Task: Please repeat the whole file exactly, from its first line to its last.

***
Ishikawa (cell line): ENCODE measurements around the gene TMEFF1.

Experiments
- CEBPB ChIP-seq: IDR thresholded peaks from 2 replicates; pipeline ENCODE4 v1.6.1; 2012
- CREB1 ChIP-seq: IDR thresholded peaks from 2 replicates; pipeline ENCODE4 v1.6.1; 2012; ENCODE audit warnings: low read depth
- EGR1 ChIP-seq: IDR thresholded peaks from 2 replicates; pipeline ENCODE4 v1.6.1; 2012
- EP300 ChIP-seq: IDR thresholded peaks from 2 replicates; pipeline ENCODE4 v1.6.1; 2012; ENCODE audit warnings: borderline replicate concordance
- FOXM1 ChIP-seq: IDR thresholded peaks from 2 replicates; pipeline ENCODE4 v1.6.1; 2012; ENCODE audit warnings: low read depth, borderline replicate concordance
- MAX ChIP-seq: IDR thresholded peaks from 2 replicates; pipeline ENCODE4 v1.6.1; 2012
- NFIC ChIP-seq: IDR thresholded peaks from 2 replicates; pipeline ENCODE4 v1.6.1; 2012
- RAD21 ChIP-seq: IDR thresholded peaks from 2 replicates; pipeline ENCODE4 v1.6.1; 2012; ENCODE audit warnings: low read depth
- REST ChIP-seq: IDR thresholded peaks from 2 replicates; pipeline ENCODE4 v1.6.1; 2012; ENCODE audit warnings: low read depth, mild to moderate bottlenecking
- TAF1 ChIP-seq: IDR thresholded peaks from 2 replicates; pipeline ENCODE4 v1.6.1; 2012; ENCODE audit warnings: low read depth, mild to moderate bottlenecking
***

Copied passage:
Ishikawa (cell line): ENCODE measurements around the gene TMEFF1.

Experiments
- CEBPB ChIP-seq: IDR thresholded peaks from 2 replicates; pipeline ENCODE4 v1.6.1; 2012
- CREB1 ChIP-seq: IDR thresholded peaks from 2 replicates; pipeline ENCODE4 v1.6.1; 2012; ENCODE audit warnings: low read depth
- EGR1 ChIP-seq: IDR thresholded peaks from 2 replicates; pipeline ENCODE4 v1.6.1; 2012
- EP300 ChIP-seq: IDR thresholded peaks from 2 replicates; pipeline ENCODE4 v1.6.1; 2012; ENCODE audit warnings: borderline replicate concordance
- FOXM1 ChIP-seq: IDR thresholded peaks from 2 replicates; pipeline ENCODE4 v1.6.1; 2012; ENCODE audit warnings: low read depth, borderline replicate concordance
- MAX ChIP-seq: IDR thresholded peaks from 2 replicates; pipeline ENCODE4 v1.6.1; 2012
- NFIC ChIP-seq: IDR thresholded peaks from 2 replicates; pipeline ENCODE4 v1.6.1; 2012
- RAD21 ChIP-seq: IDR thresholded peaks from 2 replicates; pipeline ENCODE4 v1.6.1; 2012; ENCODE audit warnings: low read depth
- REST ChIP-seq: IDR thresholded peaks from 2 replicates; pipeline ENCODE4 v1.6.1; 2012; ENCODE audit warnings: low read depth, mild to moderate bottlenecking
- TAF1 ChIP-seq: IDR thresholded peaks from 2 replicates; pipeline ENCODE4 v1.6.1; 2012; ENCODE audit warnings: low read depth, mild to moderate bottlenecking